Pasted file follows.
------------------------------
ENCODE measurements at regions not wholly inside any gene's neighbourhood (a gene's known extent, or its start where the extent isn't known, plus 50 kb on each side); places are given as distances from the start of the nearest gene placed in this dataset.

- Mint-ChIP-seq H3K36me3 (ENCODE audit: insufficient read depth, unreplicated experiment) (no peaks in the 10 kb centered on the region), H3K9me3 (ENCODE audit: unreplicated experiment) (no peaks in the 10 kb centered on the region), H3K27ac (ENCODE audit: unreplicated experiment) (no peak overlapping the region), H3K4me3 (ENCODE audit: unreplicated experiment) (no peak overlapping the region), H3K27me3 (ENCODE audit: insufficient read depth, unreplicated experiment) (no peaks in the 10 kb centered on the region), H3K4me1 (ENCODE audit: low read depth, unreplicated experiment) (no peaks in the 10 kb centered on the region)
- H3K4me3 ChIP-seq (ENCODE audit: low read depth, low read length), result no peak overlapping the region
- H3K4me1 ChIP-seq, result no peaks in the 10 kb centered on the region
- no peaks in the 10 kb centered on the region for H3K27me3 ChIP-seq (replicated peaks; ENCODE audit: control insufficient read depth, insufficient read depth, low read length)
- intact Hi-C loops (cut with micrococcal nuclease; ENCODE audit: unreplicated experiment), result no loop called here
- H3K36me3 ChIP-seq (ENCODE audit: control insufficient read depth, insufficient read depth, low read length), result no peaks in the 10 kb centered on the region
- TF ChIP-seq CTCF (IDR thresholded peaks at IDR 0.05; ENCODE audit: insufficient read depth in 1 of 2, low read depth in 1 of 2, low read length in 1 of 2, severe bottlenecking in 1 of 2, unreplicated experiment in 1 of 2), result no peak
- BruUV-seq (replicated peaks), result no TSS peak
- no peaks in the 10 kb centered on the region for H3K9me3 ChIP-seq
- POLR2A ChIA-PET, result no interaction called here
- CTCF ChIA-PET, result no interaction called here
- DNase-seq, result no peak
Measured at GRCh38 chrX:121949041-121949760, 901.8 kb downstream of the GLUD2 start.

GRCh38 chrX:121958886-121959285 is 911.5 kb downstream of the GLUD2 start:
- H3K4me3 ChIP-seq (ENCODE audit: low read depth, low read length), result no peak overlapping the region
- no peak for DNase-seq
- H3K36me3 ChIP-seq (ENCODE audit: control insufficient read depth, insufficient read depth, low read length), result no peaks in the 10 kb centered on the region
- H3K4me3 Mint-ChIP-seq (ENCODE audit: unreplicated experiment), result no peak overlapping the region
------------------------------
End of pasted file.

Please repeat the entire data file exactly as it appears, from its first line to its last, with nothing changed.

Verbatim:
ENCODE measurements at regions not wholly inside any gene's neighbourhood (a gene's known extent, or its start where the extent isn't known, plus 50 kb on each side); places are given as distances from the start of the nearest gene placed in this dataset.

- Mint-ChIP-seq H3K36me3 (ENCODE audit: insufficient read depth, unreplicated experiment) (no peaks in the 10 kb centered on the region), H3K9me3 (ENCODE audit: unreplicated experiment) (no peaks in the 10 kb centered on the region), H3K27ac (ENCODE audit: unreplicated experiment) (no peak overlapping the region), H3K4me3 (ENCODE audit: unreplicated experiment) (no peak overlapping the region), H3K27me3 (ENCODE audit: insufficient read depth, unreplicated experiment) (no peaks in the 10 kb centered on the region), H3K4me1 (ENCODE audit: low read depth, unreplicated experiment) (no peaks in the 10 kb centered on the region)
- H3K4me3 ChIP-seq (ENCODE audit: low read depth, low read length), result no peak overlapping the region
- H3K4me1 ChIP-seq, result no peaks in the 10 kb centered on the region
- no peaks in the 10 kb centered on the region for H3K27me3 ChIP-seq (replicated peaks; ENCODE audit: control insufficient read depth, insufficient read depth, low read length)
- intact Hi-C loops (cut with micrococcal nuclease; ENCODE audit: unreplicated experiment), result no loop called here
- H3K36me3 ChIP-seq (ENCODE audit: control insufficient read depth, insufficient read depth, low read length), result no peaks in the 10 kb centered on the region
- TF ChIP-seq CTCF (IDR thresholded peaks at IDR 0.05; ENCODE audit: insufficient read depth in 1 of 2, low read depth in 1 of 2, low read length in 1 of 2, severe bottlenecking in 1 of 2, unreplicated experiment in 1 of 2), result no peak
- BruUV-seq (replicated peaks), result no TSS peak
- no peaks in the 10 kb centered on the region for H3K9me3 ChIP-seq
- POLR2A ChIA-PET, result no interaction called here
- CTCF ChIA-PET, result no interaction called here
- DNase-seq, result no peak
Measured at GRCh38 chrX:121949041-121949760, 901.8 kb downstream of the GLUD2 start.

GRCh38 chrX:121958886-121959285 is 911.5 kb downstream of the GLUD2 start:
- H3K4me3 ChIP-seq (ENCODE audit: low read depth, low read length), result no peak overlapping the region
- no peak for DNase-seq
- H3K36me3 ChIP-seq (ENCODE audit: control insufficient read depth, insufficient read depth, low read length), result no peaks in the 10 kb centered on the region
- H3K4me3 Mint-ChIP-seq (ENCODE audit: unreplicated experiment), result no peak overlapping the region